I am quite scattered this week. I actually have 6 books in progress (4 novels, a chronicle and a poetic essay), and I am feeling starved because my Kobo’s battery is dead and 3 of the novels are on it. Notice that there are still 2 books I can read, but I am itching to read the 3 that I cannot reach until I rescue my charger from my laptop back at the office tomorrow.
I am scattered in other ways as well, such as forgetting to buy my December monthly transit pass, but let’s not dwell on that for too long…
The 3 novels on the Kobo are Stephen King’s 11/22/63, Ian McEwan’s Sweet Tooth, and Kazuo Ishiguro’s Never Let Me Go. They’re all very different genres (fantasy, spy and speculative fiction) but I do have rather eclectic tastes. The paper novel is André Vanasse’s La flûte de Rafi, a historical novel. Also, I am reading Rodney St-Eloi’s account of his experience of the 2010 heartquake in Haiti and a book by Hélène Dorion about poetry.
Stephen King speculates about what could happen if one could go back in time and change a historical event, namely, the assassination of John F. Kennedy. Of course his time travel device presents some constraints and his time travellers have limitations of their own. They do think, however, that they would be doing humanity a service by allowing this great man a longer life span. That may be counting without “history” that resists being changed, as they clearly see from attempts at changing events that have much less impact on the world. All done in typical Stephen King style, with bad omens abounding.
The only other Ian McEwan novel I have read is Solar. So far, with Sweet Tooth, there is one similarity in the presence of a professor as a character, but whereas the professor was the main character in the former, the latter reserves a secondary role to the academic and the guy dies quite early in the novel. However, this existence is linked to major life choices of the main protagonist who so far, grew up as a bishop’s daughter and loved reading novels, studied math at Cambridge to please her very decisive mother, and who got hired as a glorified office clerk by MI5. Who know what the future holds for this young woman coming of age in England in the early 1970s? At about 17% into the novel, I can only see a lingering heartache from her short affair with the professor…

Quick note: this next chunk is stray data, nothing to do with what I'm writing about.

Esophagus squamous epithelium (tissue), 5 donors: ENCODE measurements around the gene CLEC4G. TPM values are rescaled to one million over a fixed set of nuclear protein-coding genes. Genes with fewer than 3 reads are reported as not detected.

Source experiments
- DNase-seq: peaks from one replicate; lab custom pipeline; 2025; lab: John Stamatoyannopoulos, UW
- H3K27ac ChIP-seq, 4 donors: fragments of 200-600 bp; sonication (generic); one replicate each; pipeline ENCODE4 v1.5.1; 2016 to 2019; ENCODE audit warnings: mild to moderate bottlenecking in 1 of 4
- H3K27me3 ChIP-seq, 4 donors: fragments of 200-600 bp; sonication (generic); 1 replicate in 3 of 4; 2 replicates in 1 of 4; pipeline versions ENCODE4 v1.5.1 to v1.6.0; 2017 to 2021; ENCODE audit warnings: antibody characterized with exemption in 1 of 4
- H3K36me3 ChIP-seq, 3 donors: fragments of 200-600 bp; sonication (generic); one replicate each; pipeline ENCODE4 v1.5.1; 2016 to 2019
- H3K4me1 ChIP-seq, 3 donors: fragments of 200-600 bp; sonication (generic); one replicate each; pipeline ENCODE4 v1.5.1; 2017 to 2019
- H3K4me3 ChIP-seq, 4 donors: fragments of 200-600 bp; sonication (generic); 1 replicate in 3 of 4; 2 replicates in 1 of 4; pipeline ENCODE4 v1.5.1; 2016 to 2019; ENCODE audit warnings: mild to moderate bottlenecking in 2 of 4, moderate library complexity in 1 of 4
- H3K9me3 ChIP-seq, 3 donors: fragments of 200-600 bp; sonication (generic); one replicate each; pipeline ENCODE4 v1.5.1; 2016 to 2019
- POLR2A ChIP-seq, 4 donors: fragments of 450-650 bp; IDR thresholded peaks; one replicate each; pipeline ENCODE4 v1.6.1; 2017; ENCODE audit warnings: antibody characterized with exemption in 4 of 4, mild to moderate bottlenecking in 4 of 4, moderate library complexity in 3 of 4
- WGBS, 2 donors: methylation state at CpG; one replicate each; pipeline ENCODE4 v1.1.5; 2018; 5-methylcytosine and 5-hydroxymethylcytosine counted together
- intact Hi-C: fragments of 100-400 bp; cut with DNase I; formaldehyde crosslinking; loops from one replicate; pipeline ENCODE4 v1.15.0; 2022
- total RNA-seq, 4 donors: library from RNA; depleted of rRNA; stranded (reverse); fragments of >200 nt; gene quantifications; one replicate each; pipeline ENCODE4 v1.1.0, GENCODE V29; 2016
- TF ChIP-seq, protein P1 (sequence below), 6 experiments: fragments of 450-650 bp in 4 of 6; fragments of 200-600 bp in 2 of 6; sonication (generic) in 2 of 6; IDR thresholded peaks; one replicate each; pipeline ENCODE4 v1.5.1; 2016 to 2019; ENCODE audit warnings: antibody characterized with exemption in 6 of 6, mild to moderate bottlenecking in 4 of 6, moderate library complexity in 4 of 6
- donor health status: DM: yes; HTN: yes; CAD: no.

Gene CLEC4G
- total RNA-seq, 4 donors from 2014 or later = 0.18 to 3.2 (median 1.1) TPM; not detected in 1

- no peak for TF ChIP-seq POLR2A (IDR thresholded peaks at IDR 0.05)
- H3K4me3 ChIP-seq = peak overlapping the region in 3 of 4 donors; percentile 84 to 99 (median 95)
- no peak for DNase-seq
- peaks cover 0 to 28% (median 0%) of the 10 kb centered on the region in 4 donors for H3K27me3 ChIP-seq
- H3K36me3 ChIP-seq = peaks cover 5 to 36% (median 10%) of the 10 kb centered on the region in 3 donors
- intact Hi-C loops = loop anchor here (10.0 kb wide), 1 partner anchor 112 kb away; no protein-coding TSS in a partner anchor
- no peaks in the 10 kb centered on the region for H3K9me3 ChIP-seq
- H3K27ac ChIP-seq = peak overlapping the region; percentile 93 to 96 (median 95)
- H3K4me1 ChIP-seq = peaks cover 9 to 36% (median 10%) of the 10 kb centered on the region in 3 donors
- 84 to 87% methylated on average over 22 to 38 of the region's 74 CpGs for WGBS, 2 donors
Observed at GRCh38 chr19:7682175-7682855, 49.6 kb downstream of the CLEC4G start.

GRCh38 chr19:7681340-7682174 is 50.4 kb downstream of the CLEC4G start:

The Ishiguro novel is much harder to characterize… It is odd to say the least. It tells the story of a young woman who grew up at a very special boarding school where none of the students seem to have families. They are told they have been brought into the world for a very special purpose and that they have to keep themselves healthy so they can perform “donations”. I understand that to mean organ donations, but why that would be needed and under what conditions totally escapes me. These young people expect to be “carers” before they have to start donations, and that means, as far as I can guess, that they have to assist in the care and recovery of those who have made donations. The descriptions of the behavioural norms at the school as well as afterwards are made by the main character, in the first person, and reflect the usual thought process of someone trying to make sense of the world by inference, with little opportunity for asking for corroborating information. As the information shared is filtered by one ill-informed character is it not fully credible, so the reader is left to find out where the “truth” may lie. The story seems to be set in England in the 20th century but that is not explicitly said.
Well, enough for now… I do want to get some reading done before going to sleep.